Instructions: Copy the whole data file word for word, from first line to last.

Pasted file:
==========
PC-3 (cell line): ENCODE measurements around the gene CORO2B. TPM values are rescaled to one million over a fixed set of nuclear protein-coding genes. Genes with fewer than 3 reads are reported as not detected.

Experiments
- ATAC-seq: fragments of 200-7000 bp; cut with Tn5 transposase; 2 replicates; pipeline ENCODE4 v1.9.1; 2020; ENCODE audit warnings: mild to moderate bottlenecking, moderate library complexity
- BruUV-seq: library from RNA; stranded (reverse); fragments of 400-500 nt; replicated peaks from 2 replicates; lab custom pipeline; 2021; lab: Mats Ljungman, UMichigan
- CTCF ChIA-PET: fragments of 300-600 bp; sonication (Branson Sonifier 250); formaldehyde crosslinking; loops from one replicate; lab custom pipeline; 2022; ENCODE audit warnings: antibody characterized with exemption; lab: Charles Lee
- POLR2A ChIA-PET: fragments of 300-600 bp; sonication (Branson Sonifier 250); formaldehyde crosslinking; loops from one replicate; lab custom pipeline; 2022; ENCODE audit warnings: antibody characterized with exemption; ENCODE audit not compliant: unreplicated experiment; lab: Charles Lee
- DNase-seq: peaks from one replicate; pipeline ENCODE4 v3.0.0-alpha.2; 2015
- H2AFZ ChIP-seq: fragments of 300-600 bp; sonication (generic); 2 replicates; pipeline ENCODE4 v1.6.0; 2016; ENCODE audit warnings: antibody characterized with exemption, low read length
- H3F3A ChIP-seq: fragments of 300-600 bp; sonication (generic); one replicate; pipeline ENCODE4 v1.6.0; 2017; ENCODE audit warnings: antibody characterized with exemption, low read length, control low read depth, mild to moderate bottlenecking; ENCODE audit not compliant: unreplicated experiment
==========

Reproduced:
PC-3 (cell line): ENCODE measurements around the gene CORO2B. TPM values are rescaled to one million over a fixed set of nuclear protein-coding genes. Genes with fewer than 3 reads are reported as not detected.

Experiments
- ATAC-seq: fragments of 200-7000 bp; cut with Tn5 transposase; 2 replicates; pipeline ENCODE4 v1.9.1; 2020; ENCODE audit warnings: mild to moderate bottlenecking, moderate library complexity
- BruUV-seq: library from RNA; stranded (reverse); fragments of 400-500 nt; replicated peaks from 2 replicates; lab custom pipeline; 2021; lab: Mats Ljungman, UMichigan
- CTCF ChIA-PET: fragments of 300-600 bp; sonication (Branson Sonifier 250); formaldehyde crosslinking; loops from one replicate; lab custom pipeline; 2022; ENCODE audit warnings: antibody characterized with exemption; lab: Charles Lee
- POLR2A ChIA-PET: fragments of 300-600 bp; sonication (Branson Sonifier 250); formaldehyde crosslinking; loops from one replicate; lab custom pipeline; 2022; ENCODE audit warnings: antibody characterized with exemption; ENCODE audit not compliant: unreplicated experiment; lab: Charles Lee
- DNase-seq: peaks from one replicate; pipeline ENCODE4 v3.0.0-alpha.2; 2015
- H2AFZ ChIP-seq: fragments of 300-600 bp; sonication (generic); 2 replicates; pipeline ENCODE4 v1.6.0; 2016; ENCODE audit warnings: antibody characterized with exemption, low read length
- H3F3A ChIP-seq: fragments of 300-600 bp; sonication (generic); one replicate; pipeline ENCODE4 v1.6.0; 2017; ENCODE audit warnings: antibody characterized with exemption, low read length, control low read depth, mild to moderate bottlenecking; ENCODE audit not compliant: unreplicated experiment